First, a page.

CEP 810 Reflection!

This week is my final week in CEP 810 and as the class comes to an end I wanted to take a little bit of time to look back and reflect on this whirlwind of 7 weeks, and think about what I learned, what I want to learn going forward, and how I feel about all of this.

One of the main things that I learned over this time is the importance of constantly trying to improve.  This wasn’t a direct learning outcome of the course, but between reviewing “learning”, to how technology should impact learning and learning environments, to the development of learning networks, the one common thread that I took away from it was that education, and any field within education is constantly growing and evolving.  We must evolve with it, or be left behind.  So whether it is using your professional learning network regularly to learn new information or new ways of presenting information, or by testing out new technologies in your classroom you can always be improving and advancing as a teacher, and we must do this.

Another important thing that I learned during this course is the use of Professional Learning Networks.  This is very closely related to my first point, but is different.  Using a Professional Learning Network means that you can have a larger and wider network of colleagues than physically capable under normal circumstances.  You can use technology to connect and learn from educators all over the world, and this is something I plan to use immediately and regularly in my education career.  I have already started applying this to my own career, and intend to integrate it into my students learning experiences as well.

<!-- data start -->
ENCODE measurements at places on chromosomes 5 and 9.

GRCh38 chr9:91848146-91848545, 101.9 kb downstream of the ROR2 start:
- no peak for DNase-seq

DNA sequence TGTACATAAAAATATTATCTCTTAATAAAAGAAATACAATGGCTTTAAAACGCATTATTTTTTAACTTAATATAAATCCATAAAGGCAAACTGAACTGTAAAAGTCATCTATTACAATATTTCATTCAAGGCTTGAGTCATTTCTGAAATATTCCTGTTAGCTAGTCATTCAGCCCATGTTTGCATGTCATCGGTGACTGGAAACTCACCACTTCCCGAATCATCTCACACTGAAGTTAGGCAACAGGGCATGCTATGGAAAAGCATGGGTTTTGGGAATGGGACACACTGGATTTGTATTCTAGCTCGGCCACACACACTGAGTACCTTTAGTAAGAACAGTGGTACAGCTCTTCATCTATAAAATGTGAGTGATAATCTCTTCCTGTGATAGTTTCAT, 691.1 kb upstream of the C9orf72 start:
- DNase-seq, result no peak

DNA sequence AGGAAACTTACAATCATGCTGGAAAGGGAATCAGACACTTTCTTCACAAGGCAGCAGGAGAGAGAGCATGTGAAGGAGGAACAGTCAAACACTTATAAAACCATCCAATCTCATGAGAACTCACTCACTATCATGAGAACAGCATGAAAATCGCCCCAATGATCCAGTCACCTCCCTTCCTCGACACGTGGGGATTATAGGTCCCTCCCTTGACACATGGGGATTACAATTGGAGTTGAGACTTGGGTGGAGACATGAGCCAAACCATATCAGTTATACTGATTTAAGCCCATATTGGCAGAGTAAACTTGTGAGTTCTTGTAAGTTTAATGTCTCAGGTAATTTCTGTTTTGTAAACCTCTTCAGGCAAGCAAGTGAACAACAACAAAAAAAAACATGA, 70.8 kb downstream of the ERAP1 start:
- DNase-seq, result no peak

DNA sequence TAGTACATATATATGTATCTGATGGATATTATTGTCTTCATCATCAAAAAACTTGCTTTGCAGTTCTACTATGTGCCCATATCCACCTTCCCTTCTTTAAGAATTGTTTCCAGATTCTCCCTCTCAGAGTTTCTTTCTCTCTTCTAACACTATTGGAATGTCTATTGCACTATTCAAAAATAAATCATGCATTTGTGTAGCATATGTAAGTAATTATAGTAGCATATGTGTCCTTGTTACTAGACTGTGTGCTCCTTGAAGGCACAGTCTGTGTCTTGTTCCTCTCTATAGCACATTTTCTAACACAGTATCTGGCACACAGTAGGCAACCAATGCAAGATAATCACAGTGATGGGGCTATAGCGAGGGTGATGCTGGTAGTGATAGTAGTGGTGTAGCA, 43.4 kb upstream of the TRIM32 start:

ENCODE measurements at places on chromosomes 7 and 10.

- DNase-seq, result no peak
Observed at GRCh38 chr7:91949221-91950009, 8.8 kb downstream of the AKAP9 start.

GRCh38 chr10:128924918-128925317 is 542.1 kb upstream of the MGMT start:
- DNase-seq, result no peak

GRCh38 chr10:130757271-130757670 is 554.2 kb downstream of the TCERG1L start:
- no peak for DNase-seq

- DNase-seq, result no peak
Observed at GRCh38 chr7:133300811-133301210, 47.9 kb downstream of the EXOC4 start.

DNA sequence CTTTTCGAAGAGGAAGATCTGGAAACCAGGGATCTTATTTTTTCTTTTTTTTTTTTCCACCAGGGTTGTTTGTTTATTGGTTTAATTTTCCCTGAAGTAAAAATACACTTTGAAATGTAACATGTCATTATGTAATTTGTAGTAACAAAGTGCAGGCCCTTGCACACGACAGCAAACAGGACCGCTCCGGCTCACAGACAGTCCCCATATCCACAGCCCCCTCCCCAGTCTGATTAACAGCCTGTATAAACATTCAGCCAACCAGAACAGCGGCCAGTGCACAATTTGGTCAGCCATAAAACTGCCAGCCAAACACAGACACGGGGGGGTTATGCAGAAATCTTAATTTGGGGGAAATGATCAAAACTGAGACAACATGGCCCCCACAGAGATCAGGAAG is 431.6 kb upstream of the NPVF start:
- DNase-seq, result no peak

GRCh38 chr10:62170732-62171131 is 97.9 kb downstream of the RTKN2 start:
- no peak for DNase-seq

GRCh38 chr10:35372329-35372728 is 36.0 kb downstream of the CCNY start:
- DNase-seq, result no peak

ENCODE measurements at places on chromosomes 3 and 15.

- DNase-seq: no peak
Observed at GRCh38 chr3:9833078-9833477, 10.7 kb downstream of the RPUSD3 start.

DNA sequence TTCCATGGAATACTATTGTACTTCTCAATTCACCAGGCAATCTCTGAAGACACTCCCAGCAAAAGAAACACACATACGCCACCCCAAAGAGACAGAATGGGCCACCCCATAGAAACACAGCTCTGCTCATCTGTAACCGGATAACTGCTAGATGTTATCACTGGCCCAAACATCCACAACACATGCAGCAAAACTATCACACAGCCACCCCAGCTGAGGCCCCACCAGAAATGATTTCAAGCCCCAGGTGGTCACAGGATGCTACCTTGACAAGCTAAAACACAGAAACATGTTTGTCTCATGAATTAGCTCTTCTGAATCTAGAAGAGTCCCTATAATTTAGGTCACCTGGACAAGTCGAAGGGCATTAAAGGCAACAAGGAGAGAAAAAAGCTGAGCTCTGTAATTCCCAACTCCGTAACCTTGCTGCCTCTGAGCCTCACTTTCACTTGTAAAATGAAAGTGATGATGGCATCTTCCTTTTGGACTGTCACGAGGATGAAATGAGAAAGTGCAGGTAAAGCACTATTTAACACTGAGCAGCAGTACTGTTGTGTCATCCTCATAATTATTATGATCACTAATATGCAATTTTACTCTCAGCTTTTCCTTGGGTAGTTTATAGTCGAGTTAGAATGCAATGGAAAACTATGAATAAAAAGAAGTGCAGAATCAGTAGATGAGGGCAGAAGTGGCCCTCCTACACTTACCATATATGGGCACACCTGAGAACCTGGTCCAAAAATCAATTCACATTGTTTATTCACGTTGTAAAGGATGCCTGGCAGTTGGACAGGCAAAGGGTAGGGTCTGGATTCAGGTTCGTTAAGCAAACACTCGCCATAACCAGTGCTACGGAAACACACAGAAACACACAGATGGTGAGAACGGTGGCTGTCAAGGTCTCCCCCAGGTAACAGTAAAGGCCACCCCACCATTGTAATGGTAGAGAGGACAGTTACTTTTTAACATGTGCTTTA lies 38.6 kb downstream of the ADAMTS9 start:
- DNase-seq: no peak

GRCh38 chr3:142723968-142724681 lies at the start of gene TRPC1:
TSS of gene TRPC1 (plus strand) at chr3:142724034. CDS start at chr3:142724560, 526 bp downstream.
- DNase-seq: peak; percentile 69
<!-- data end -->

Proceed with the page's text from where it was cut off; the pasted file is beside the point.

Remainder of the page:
Because of this course I now have a deeper understanding of many different areas in learning, learning environments, and technology applications to learning, but something I have become more curious about and want to seek deeper learning about is the use of technology to access information and instead learning to apply this information to learning.  I love this, in theory and classroom practice, having classes and units designed so that I can let students have access to technology and the information it contains, but I am curious about how this transfers into reality.  Does this reliance on technology for information reduce individuals ability to perform when technology is unavailable? How will learning and knowledge be different from individuals who became experts in a field before this over abundance of technology was present?  Are we creating an overreliance on technology?  As Simon (1996) said in his book that learning requires individuals to understand deeply information so that they can interpret new information (p. 16) which means that as they are learning information they must not just interpret it but learn it to start.  It creates a situation of deciding what information just should be interpreted and what information needs to be deeply learned.

Stick around as I continue learning and growing!



Simon, H.A. (1996). Observations on the Sciences of Science Learning. Paper prepared for the Committee on Developments in the Science of Learning for the Sciences of Science Learning: An Interdisciplinary Discussion. Department of Psychology, Carnegie Mellon Univers

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